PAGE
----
We’ve previously presented the first 2 of 3 laws of human behaviour, which present a simple yet useful way to view human behaviour change.
Law # 1 is our bias towards the status quo, and the need to create more incentive or desirability of the new behaviour to overcome this bias.
Law # 2 is that behaviour is both person and environment and both need to be considered and modified when changing behaviour.
Law # 3 Every decision has consequences
The final law of behaviour is that every decision has consequences, in the form of trade-offs, unintended consequences, and externalities.
Trade-offs come in the form of opportunity costs. If I have $15 to spend on lunch, I cannot use the same $15 for a month of subscription service. So by choosing A, I miss out on B. Unintended consequences come in the form of unanticipated effects of our decision and behaviour, which can be both positive or negative. And externalities are the effects our behaviour has on others, again this can be either positive or negative.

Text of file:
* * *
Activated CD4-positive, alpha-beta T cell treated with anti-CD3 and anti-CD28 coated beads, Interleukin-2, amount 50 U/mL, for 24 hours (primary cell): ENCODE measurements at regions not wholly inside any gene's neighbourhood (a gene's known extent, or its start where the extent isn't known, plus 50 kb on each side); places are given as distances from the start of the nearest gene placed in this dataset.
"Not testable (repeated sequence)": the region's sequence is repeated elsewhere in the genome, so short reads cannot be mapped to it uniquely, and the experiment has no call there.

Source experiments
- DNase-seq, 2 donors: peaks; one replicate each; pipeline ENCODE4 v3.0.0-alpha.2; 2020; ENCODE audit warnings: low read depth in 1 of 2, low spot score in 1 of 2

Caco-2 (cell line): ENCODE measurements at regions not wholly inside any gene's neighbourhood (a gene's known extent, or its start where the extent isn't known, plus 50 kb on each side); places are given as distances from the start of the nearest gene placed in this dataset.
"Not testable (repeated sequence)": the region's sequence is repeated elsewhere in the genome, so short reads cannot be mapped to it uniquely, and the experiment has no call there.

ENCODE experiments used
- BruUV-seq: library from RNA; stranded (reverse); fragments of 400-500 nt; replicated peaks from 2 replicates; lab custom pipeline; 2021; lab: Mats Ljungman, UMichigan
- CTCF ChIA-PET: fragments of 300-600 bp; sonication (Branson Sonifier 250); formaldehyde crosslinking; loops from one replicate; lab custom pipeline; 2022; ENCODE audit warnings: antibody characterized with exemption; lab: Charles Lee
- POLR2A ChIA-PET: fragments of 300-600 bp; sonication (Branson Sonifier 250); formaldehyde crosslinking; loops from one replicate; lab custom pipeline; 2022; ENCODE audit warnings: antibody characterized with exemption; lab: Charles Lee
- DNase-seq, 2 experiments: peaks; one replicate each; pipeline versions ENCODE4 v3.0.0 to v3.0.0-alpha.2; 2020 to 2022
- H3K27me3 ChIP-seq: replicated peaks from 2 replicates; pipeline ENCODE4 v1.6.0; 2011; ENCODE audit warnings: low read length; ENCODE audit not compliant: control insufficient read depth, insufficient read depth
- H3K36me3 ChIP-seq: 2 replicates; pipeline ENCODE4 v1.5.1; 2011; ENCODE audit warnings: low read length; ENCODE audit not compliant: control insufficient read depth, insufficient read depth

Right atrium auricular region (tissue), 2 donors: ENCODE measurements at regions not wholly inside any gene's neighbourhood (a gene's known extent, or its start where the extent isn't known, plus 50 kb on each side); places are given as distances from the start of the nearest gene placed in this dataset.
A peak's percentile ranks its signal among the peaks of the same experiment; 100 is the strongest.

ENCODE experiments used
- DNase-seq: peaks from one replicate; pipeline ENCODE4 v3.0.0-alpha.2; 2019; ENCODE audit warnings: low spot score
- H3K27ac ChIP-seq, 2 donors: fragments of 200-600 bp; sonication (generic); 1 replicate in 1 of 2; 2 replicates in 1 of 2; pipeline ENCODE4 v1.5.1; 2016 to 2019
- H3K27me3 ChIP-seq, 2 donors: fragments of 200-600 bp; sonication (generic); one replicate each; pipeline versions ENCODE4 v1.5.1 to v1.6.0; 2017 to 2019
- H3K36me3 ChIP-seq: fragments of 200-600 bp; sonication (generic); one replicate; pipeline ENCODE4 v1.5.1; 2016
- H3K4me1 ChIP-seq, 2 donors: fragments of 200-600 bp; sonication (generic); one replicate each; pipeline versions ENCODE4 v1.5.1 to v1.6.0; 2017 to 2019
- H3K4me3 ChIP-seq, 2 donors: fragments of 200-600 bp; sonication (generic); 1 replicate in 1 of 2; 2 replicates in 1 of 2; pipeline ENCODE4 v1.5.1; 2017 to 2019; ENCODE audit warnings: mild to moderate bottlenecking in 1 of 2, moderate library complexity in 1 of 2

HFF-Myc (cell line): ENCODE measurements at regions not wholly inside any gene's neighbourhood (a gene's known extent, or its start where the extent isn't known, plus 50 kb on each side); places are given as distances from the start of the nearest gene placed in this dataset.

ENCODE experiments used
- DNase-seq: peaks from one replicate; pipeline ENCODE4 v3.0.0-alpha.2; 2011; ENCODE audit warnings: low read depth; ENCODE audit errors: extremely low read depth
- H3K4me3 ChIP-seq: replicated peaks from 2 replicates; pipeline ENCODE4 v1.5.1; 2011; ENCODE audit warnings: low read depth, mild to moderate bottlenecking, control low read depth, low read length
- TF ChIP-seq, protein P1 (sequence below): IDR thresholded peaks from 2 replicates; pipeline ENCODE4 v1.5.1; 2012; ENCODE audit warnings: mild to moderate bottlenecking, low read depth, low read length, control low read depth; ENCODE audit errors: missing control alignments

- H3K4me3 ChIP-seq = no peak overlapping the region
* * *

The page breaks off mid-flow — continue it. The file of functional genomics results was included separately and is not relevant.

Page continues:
When applying these laws to change behaviour in the workplace or real-world context, Law #1 (Status Quo bias) and #2 (behaviour is a function of person and environment) provide us with clear actions. Law #3 is less actionable in a behavioural change implementation but does provide a useful reminder that behaviour is complex and especially so in a workplace or social setting. So when implementing behaviour change, whether it be through gamification or another approach, you must be aware that there will be additional effects and consequences, some of which will be unanticipated.
Working with an experienced behavioural scientist or gamification designer can help you navigate these complexities and ensure that your behaviour change program is successful.
To speak with one of our experienced behavioural designers, get in touch at email@example.com
Illustrations by Matt Trower
For the full article by Aline Holzwarth, click below.